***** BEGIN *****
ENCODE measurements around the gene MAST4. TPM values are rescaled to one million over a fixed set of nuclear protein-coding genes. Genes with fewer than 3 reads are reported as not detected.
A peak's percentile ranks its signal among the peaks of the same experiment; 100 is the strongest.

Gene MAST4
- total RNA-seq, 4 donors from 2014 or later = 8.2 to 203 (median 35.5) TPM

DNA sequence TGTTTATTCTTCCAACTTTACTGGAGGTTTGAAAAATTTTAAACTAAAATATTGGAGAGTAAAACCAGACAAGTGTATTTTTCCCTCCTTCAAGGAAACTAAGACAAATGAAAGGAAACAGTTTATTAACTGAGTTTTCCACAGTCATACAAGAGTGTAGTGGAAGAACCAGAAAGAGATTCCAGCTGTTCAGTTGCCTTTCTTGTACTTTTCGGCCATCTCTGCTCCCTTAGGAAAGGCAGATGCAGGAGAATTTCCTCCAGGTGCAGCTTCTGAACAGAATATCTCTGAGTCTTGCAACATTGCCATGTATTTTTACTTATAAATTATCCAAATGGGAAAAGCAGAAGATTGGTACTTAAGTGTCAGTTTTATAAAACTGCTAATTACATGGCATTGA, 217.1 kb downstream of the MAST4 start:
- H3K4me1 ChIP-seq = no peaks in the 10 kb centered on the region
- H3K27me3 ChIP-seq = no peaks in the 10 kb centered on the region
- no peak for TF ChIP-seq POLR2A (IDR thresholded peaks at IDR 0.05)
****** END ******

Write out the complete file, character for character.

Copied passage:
ENCODE measurements around the gene MAST4. TPM values are rescaled to one million over a fixed set of nuclear protein-coding genes. Genes with fewer than 3 reads are reported as not detected.
A peak's percentile ranks its signal among the peaks of the same experiment; 100 is the strongest.

Gene MAST4
- total RNA-seq, 4 donors from 2014 or later = 8.2 to 203 (median 35.5) TPM

DNA sequence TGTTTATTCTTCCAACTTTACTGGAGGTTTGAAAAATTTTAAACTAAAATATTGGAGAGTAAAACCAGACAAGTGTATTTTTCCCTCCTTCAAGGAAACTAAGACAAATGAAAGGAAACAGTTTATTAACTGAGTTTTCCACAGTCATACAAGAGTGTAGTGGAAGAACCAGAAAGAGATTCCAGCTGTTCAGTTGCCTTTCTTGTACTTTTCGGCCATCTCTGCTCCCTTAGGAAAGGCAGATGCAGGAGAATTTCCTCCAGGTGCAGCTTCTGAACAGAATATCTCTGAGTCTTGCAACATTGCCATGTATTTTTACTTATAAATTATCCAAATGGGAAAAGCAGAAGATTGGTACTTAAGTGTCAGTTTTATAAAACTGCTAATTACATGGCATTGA, 217.1 kb downstream of the MAST4 start:
- H3K4me1 ChIP-seq = no peaks in the 10 kb centered on the region
- H3K27me3 ChIP-seq = no peaks in the 10 kb centered on the region
- no peak for TF ChIP-seq POLR2A (IDR thresholded peaks at IDR 0.05)